Latest update March 25th, 2023 12:37 AM
Mar 02, 2023 News
Kaieteur News – ExxonMobil Guyana on Wednesday wrapped up its final public consultation session on the Environmental Impact Assessment (EIA) it submitted to the Environmental Protection Agency (EPA) for its fifth offshore development in the Stabroek Block, Uaru.
The process was however marred in controversy, as stakeholders believe the document was inconclusive, since it was not signed by the oil company that is seeking to develop around 220,000 to 275,000 barrels per day.
While the document was submitted without a signature, the EPA accepted it as is, without demanding the company adhere to the best practises to ensure it takes responsibility. This is especially important since an EIA not only identifies potential dangers and risks associated with a project, but also outlines measures that will be taken to mitigate these impacts among others. It was explained that without a signature from the company, the operator can deny responsibility.
To this end, environmentalist Simone Mangal-Joly has called out the EPA for failing to ensure the necessary steps are taken to safeguard the public. In an invited comment, she told Kaieteur News: “by exhibiting an EIA to the public without acknowledging ownership ExxonMobil is not taking responsibility for the information contained in the document. Submitting a formal EIA to the public, without affixing the company’s signature or a title page to acknowledge ownership is a serious breach of transparency and accountability, it undermines the rule of law and democratic governance in Guyana.”
She said this clearly demonstrates a lack of respect for the country’s leaders, a lack of respect for the citizens and it raises doubts about ExxonMobil’s willingness to be transparent and accountable in its actions in assuming responsibility for the environmental impacts of its projects.
According to Mangal-Joly, “The Environmental Protection Agency failed to uphold a basic level of transparency and accountability in the first place when it allowed ExxonMobil to lodge EIAs in public locations and when the agency itself posted a version of the EIA on its website without signatures or any guarantees of ownership by ExxonMobil.”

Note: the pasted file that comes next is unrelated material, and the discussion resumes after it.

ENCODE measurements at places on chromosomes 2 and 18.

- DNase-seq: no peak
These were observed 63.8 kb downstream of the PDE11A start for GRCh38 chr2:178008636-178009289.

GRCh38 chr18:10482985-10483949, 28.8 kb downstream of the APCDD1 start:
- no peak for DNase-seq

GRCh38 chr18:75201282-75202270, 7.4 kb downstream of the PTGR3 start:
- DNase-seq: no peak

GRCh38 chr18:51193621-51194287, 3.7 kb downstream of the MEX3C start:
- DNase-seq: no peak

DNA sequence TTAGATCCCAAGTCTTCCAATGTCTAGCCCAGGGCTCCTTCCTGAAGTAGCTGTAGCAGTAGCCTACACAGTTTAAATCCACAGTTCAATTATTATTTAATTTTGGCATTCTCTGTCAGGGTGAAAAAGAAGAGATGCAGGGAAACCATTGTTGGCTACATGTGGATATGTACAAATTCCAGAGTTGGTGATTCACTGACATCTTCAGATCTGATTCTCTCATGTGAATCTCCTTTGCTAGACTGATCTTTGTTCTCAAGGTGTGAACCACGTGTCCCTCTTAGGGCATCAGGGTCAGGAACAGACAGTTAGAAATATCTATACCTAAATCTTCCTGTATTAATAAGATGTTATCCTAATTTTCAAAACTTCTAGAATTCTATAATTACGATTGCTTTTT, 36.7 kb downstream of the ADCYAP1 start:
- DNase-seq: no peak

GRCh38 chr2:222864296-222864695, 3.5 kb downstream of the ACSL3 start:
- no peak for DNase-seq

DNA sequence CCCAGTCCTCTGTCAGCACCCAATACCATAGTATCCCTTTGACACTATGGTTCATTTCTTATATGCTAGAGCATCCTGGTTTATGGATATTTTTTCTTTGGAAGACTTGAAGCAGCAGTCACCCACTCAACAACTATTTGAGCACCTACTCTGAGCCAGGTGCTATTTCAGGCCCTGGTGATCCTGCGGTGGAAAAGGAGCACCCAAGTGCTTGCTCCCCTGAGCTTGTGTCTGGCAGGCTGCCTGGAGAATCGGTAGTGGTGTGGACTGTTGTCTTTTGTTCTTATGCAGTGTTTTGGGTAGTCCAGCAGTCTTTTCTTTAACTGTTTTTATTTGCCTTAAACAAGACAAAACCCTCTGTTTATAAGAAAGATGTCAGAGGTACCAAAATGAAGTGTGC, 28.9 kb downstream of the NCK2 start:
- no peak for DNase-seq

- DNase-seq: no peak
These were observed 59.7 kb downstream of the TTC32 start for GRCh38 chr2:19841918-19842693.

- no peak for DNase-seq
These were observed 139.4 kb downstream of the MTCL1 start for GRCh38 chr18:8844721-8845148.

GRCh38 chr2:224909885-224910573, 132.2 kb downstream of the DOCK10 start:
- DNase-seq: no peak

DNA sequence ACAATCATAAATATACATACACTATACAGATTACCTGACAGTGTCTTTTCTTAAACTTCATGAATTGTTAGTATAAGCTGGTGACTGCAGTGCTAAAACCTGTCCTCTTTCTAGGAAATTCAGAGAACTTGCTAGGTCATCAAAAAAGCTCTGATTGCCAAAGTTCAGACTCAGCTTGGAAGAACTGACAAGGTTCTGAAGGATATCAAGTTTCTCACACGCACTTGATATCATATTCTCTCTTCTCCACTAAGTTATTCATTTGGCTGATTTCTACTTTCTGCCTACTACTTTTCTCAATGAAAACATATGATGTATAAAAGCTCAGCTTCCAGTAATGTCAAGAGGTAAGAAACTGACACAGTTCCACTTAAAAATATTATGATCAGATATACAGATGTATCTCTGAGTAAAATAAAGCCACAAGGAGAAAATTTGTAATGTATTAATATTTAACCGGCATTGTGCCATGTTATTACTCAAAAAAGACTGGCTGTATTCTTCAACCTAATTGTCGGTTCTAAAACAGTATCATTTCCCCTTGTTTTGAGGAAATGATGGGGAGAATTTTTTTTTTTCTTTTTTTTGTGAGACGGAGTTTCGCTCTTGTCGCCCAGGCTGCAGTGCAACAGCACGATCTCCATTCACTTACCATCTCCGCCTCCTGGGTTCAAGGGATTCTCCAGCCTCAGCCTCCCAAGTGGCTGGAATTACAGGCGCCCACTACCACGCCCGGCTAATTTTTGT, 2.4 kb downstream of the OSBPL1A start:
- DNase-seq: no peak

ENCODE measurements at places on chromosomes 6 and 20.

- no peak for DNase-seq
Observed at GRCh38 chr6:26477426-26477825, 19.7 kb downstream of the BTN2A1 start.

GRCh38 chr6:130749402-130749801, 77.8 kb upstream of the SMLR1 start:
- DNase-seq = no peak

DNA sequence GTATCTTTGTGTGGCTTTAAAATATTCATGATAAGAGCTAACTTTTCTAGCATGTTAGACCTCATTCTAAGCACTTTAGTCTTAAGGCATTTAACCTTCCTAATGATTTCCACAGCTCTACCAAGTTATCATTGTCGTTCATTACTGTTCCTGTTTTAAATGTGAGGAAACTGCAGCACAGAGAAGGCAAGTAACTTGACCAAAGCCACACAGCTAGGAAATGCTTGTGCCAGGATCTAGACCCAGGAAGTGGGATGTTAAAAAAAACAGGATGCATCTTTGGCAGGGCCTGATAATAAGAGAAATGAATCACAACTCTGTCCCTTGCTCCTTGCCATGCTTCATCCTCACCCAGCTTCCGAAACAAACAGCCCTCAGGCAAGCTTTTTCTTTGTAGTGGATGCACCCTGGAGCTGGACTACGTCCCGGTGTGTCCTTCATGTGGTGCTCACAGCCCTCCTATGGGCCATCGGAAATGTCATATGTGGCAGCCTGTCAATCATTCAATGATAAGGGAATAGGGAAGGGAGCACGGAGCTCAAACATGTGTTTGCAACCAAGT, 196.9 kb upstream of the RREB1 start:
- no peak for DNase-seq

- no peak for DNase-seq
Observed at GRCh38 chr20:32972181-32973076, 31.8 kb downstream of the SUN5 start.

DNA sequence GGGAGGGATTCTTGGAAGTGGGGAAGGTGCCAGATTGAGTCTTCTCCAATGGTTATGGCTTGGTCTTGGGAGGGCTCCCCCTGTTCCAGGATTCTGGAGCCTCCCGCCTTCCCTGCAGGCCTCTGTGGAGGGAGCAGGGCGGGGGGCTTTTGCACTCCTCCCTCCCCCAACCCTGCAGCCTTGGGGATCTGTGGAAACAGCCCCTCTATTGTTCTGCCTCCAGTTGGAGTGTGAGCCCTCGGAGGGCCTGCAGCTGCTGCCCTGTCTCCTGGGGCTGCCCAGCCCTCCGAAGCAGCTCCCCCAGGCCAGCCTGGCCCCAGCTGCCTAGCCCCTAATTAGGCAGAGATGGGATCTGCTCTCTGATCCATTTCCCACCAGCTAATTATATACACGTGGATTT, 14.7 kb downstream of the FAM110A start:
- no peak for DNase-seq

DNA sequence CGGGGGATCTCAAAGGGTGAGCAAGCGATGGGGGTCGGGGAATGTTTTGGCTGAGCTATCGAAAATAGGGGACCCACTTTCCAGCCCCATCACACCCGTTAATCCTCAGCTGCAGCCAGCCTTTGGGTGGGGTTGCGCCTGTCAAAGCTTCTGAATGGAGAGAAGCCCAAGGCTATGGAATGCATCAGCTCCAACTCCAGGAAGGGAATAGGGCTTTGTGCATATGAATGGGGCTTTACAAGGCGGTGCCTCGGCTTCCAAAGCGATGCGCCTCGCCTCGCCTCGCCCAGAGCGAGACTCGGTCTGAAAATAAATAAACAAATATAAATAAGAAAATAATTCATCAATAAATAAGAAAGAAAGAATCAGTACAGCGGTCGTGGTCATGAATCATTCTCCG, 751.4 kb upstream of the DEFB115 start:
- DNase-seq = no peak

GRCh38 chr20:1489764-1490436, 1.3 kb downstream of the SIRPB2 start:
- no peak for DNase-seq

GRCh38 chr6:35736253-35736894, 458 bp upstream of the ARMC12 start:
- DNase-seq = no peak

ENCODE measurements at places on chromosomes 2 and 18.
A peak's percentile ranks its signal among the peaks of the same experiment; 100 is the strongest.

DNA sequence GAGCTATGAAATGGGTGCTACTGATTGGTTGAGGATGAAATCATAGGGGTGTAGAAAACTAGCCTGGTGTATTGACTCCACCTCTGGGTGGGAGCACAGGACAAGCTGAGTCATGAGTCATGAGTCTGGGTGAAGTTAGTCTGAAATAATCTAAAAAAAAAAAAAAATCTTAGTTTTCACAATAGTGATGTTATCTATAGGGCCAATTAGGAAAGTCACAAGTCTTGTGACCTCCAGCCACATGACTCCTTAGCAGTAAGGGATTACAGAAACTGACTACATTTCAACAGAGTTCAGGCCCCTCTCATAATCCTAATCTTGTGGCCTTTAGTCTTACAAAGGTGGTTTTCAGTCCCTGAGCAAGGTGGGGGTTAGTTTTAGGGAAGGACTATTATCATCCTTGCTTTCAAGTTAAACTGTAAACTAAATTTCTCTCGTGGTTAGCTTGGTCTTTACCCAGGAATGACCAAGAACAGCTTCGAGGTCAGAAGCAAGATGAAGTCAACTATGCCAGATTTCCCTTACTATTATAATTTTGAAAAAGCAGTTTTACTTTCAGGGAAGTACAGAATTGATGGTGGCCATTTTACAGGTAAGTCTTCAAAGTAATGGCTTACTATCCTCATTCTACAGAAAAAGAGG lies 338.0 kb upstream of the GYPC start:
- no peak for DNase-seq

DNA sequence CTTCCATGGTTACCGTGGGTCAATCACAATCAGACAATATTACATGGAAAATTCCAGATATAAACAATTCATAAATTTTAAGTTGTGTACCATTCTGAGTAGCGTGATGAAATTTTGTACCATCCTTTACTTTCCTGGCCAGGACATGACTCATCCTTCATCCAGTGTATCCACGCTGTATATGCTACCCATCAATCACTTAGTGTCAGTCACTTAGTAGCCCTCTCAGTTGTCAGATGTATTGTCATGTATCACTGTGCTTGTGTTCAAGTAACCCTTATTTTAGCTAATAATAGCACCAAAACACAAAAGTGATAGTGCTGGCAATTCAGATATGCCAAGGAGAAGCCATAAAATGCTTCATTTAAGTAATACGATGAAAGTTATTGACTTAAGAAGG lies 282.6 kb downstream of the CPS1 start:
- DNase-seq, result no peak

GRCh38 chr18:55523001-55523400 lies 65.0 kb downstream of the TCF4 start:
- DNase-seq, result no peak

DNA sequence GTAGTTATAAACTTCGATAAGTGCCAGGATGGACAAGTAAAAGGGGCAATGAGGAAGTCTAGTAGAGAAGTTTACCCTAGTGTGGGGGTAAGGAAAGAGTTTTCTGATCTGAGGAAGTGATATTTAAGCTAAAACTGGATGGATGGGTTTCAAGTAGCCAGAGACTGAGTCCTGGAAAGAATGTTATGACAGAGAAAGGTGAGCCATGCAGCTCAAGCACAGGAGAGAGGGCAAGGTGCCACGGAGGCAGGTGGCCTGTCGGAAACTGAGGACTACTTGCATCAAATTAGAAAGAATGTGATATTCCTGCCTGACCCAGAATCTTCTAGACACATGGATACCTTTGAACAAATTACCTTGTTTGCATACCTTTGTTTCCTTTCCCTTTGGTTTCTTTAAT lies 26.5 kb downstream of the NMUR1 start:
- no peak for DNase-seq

As a result of the missing signatures, she pointed out that there is nothing demonstrating in writing legal ownership of the document available. She explained, “My concern is that the Environmental Protection Agency is now aiding and abetting the company with this conduct by not rectifying the problem even though it has received complaints about the situation. It is saying to the public that you don’t matter. These very elementary principles of governance that are about accountability, transparency or even the decency and respect and professional practise of submitting a document with a sense of ownership of that document even that is something that you the public of Guyana do not deserve and that is very troubling.”
Mangal-Joly had alerted the Executive Director of the EPA, Kemraj Parsram in a letter dated February 18, 2023 that the EIA it received from Exxon was not certified and urged that the ongoing 60-days review period be restarted as result of the missing signature.
She did not receive a response to her concern but a mere acknowledgement to her email.
The environmentalist said, “We have had over two years of very serious issues with the Environmental Protection Agency with its conduct, with its leadership and I think that where we’re at is we have now a long body of evidence that shows a lack of commitment to basic principles of rule of law and democratic governance.”
They are being paid while we are being played…your pain is their gain!
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